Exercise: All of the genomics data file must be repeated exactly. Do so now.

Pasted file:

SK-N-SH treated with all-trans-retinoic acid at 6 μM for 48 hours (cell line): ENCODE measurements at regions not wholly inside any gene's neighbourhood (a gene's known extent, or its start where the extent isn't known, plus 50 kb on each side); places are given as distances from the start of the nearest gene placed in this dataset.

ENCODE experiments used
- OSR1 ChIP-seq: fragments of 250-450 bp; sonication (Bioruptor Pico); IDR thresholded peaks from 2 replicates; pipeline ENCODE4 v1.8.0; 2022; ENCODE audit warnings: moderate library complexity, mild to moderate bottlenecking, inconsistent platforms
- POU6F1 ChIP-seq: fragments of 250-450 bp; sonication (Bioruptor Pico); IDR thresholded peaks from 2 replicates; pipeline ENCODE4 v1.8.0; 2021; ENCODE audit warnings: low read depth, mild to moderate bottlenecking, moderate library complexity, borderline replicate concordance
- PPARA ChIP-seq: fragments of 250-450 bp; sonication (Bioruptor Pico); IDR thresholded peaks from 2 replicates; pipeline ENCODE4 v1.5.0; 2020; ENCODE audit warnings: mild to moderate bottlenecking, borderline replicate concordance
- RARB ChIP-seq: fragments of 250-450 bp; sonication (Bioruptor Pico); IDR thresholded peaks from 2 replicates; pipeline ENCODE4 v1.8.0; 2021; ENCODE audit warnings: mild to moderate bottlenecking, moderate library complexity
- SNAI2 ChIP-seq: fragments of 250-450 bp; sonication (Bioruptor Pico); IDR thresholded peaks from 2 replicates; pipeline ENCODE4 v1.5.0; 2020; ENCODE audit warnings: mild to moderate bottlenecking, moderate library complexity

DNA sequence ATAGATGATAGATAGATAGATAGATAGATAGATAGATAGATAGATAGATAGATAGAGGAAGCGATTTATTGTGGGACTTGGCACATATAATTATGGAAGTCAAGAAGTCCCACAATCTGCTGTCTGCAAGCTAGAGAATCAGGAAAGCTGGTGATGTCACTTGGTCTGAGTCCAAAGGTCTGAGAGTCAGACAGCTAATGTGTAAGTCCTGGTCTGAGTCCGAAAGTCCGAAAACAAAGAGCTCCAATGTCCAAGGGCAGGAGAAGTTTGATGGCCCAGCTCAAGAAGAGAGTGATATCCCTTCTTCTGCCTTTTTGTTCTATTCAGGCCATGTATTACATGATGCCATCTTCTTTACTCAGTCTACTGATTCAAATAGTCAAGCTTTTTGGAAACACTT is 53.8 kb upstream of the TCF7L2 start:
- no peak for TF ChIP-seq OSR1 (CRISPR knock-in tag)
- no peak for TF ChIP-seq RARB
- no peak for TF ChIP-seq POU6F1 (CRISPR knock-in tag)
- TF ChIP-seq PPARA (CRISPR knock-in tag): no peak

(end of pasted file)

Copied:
SK-N-SH treated with all-trans-retinoic acid at 6 μM for 48 hours (cell line): ENCODE measurements at regions not wholly inside any gene's neighbourhood (a gene's known extent, or its start where the extent isn't known, plus 50 kb on each side); places are given as distances from the start of the nearest gene placed in this dataset.

ENCODE experiments used
- OSR1 ChIP-seq: fragments of 250-450 bp; sonication (Bioruptor Pico); IDR thresholded peaks from 2 replicates; pipeline ENCODE4 v1.8.0; 2022; ENCODE audit warnings: moderate library complexity, mild to moderate bottlenecking, inconsistent platforms
- POU6F1 ChIP-seq: fragments of 250-450 bp; sonication (Bioruptor Pico); IDR thresholded peaks from 2 replicates; pipeline ENCODE4 v1.8.0; 2021; ENCODE audit warnings: low read depth, mild to moderate bottlenecking, moderate library complexity, borderline replicate concordance
- PPARA ChIP-seq: fragments of 250-450 bp; sonication (Bioruptor Pico); IDR thresholded peaks from 2 replicates; pipeline ENCODE4 v1.5.0; 2020; ENCODE audit warnings: mild to moderate bottlenecking, borderline replicate concordance
- RARB ChIP-seq: fragments of 250-450 bp; sonication (Bioruptor Pico); IDR thresholded peaks from 2 replicates; pipeline ENCODE4 v1.8.0; 2021; ENCODE audit warnings: mild to moderate bottlenecking, moderate library complexity
- SNAI2 ChIP-seq: fragments of 250-450 bp; sonication (Bioruptor Pico); IDR thresholded peaks from 2 replicates; pipeline ENCODE4 v1.5.0; 2020; ENCODE audit warnings: mild to moderate bottlenecking, moderate library complexity

DNA sequence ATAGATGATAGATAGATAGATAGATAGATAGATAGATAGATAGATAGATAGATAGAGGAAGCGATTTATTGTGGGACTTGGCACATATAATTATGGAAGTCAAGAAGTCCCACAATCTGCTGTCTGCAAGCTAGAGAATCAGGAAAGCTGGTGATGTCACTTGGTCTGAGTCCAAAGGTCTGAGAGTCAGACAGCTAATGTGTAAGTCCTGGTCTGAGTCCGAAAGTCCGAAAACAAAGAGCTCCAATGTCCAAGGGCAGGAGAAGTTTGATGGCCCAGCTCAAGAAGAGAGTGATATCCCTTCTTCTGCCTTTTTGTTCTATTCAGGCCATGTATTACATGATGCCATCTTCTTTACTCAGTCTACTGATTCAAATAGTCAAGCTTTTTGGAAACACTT is 53.8 kb upstream of the TCF7L2 start:
- no peak for TF ChIP-seq OSR1 (CRISPR knock-in tag)
- no peak for TF ChIP-seq RARB
- no peak for TF ChIP-seq POU6F1 (CRISPR knock-in tag)
- TF ChIP-seq PPARA (CRISPR knock-in tag): no peak